We test the newcomers Ryzen 3 2200G and Ryzen 5 2400G, an excellent choice for those who do not want to spend as much money on the game.
The entry model Ryzen 3 2200G employs four zeno-cores without symmetrical multithreading (SMT), which is AMD’s equivalent to Intel’s Hypertension (HT). The core has a 3.5 gigahertz clock frequency, which can be raised to 3.7 gigahertz as needed.
As for the graphics, eight Vega cores are used, that is, the same type used in the popular graphics cards with the same name.
If we continue to Ryzen 5 2400G, there are also four Zen zenos here, but in addition, it offers symmetrical multithreading (SMT), which produces twice as many threads in the end. The clock frequency, on the other hand, is elevated to 3.6 and 3.9 gigahertz, while the Vega cores are eleven in number.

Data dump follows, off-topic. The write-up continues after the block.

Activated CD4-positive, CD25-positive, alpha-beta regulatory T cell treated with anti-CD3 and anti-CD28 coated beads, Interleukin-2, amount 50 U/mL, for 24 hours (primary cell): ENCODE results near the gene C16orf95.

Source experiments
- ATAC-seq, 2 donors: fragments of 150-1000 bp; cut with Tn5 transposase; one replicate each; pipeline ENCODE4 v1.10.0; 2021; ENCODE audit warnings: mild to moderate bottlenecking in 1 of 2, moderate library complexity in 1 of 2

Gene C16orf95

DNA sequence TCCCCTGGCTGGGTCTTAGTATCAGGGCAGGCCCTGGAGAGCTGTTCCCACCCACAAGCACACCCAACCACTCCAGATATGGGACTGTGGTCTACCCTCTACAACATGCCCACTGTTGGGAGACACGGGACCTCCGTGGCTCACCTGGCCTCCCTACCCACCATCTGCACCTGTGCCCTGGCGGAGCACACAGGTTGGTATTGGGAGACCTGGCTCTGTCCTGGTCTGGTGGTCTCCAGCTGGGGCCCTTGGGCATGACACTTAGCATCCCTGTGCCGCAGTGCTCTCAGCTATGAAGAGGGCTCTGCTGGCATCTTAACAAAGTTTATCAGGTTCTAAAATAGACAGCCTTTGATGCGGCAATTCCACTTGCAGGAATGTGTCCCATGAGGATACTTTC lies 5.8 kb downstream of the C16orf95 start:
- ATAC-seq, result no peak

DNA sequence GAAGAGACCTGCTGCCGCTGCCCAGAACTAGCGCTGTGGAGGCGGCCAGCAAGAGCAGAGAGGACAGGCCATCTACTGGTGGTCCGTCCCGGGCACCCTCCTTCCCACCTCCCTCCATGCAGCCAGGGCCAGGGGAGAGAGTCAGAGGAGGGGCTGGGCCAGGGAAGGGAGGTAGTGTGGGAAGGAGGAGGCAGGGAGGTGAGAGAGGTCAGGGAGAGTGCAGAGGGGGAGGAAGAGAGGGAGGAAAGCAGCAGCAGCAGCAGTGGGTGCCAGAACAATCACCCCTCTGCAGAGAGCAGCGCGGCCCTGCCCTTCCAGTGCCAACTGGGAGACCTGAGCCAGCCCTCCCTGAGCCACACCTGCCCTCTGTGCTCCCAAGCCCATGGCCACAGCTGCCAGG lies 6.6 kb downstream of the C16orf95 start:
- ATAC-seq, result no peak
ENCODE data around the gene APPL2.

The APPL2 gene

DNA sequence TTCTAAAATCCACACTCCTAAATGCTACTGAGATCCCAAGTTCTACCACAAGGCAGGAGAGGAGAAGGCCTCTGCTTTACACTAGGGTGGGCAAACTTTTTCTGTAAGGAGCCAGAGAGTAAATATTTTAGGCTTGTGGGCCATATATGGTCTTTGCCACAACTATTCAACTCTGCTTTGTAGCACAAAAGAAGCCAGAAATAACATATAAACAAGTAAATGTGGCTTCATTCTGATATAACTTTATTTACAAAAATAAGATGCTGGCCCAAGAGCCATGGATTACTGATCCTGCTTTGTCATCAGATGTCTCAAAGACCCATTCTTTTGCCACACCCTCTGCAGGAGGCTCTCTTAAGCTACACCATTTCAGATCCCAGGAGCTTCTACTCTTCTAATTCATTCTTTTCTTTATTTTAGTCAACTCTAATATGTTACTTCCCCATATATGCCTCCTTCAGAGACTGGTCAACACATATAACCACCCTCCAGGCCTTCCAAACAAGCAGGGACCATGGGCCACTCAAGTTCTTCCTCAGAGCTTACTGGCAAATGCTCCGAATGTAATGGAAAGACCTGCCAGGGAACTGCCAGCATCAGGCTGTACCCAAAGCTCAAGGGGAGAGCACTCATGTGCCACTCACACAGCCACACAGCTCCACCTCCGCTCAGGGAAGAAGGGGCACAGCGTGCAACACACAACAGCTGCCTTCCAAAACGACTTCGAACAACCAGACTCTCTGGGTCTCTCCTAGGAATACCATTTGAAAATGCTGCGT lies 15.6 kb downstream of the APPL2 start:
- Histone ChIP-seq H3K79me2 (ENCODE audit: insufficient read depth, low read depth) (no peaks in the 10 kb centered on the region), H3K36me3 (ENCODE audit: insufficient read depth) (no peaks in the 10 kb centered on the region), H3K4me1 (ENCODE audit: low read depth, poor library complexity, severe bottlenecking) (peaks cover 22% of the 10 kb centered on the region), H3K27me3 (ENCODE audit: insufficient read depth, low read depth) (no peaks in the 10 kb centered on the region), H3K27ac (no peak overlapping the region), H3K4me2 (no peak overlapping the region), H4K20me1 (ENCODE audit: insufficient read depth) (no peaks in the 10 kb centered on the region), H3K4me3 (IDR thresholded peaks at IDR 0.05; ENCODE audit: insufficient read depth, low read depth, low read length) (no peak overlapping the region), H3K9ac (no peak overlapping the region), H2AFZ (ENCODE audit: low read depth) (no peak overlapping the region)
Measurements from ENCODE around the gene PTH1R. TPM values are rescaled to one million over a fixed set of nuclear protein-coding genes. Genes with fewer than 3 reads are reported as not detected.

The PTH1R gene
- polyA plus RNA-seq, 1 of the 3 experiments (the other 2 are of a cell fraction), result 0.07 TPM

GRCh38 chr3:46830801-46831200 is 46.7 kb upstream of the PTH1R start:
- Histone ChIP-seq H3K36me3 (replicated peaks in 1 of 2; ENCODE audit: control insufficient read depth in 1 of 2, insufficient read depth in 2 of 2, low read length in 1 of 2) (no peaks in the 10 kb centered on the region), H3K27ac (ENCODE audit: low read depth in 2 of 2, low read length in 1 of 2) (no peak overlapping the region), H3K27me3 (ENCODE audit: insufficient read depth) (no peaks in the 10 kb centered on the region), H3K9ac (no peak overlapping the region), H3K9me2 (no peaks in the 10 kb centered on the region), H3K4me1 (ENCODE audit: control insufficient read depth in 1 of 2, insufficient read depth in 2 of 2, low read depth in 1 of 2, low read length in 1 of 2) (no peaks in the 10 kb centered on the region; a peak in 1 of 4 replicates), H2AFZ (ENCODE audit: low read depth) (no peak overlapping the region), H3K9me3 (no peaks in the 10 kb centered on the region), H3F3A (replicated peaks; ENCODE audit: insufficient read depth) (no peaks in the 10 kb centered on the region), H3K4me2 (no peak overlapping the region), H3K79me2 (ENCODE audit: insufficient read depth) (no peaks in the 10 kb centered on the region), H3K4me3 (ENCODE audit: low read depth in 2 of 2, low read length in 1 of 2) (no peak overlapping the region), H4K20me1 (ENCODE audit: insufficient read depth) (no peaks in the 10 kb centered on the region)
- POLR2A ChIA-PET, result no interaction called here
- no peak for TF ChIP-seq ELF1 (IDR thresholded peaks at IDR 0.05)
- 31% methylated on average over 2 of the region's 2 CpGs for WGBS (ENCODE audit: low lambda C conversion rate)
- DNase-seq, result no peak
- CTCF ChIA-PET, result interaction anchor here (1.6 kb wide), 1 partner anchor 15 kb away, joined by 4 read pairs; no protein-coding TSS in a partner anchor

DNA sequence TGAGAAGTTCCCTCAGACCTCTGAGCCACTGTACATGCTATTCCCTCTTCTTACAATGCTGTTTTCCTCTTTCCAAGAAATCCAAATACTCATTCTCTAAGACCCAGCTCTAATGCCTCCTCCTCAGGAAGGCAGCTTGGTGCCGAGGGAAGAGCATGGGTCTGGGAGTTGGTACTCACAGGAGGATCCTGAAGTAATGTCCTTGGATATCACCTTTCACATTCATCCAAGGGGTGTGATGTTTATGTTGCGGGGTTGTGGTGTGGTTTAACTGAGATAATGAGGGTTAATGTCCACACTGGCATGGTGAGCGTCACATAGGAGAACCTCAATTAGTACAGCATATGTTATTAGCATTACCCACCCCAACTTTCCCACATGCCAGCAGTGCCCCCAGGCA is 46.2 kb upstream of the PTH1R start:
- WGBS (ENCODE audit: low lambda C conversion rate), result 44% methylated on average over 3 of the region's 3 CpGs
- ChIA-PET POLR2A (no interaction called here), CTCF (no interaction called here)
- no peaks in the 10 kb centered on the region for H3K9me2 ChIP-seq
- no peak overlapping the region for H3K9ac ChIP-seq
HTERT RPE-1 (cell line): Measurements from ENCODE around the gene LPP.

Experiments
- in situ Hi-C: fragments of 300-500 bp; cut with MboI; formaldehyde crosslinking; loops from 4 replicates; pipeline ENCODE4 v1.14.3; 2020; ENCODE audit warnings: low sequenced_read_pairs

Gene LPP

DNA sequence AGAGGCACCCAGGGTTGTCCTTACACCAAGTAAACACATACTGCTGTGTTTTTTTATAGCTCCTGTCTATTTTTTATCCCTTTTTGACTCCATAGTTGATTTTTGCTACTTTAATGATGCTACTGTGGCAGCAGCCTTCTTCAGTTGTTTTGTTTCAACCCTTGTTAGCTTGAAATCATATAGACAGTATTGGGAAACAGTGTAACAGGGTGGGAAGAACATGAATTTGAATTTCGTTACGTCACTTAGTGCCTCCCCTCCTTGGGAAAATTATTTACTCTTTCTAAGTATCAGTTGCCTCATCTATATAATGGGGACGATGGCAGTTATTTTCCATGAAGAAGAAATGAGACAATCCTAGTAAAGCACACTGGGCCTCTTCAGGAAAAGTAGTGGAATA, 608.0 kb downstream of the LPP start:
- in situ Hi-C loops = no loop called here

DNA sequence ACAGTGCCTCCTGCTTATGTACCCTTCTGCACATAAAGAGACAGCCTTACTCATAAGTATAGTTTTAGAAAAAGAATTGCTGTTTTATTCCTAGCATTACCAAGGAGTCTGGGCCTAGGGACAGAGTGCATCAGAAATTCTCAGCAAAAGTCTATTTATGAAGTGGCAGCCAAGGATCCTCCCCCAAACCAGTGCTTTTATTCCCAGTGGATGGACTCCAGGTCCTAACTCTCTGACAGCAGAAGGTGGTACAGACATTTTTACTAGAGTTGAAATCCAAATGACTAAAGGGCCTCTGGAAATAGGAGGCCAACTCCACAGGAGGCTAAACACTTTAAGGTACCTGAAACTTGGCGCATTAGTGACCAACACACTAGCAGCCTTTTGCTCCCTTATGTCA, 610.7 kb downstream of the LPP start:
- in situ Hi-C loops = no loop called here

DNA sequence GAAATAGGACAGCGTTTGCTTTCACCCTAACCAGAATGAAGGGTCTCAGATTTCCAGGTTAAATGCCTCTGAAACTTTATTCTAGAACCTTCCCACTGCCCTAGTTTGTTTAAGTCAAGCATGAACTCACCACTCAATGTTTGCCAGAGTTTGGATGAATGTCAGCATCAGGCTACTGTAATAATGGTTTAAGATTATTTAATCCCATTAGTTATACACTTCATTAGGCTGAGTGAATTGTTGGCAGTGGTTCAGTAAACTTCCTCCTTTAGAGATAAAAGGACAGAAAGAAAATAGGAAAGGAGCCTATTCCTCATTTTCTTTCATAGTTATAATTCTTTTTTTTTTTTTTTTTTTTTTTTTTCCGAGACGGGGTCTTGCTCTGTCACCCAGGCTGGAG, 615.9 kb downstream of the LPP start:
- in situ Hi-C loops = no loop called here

Both the Ryzen 3 2200G and Ryzen 5 2400G use the AM4 socket, so there are quite a few compatible motherboards out there on the market. It can also be mentioned that the processes are not locked, so it is possible to overclock them as needed.
Ryzen APU vs. Ryzen CPU
If we compare Ryzen 5 2400G (APU) with Ryzen 5 1400 (CPU), there are some things that stand out, including half the amount of L3 cache and half as many pcie paths. In addition, a single CCX (Core Complex) is used instead of two, which means that the four zen kernels are collected in a single cluster.
The reason that only one CCX is used in the Ryzen 5 2400G is that AMD needs space for the extra Vega cores. The disadvantage is that the amount of cache decreases, as each CCX has its own cache. In addition, AMD has chosen to raise the clock frequency a snap compared to Ryzen 5 1400.
AMD has not said why they reduced the number of pcie paths, but according to our experience, it does not have any significant impact on graphics performance.
Then we performed the tests
Before we start our tests, we assemble a computer consisting of the motherboard MSI B350 Pro AC, 16 Gigabytes G.Skill Flare DDR4 / 3200 RAM, and the Kingston HyperX Savage SATA SSD of 240 gigabytes.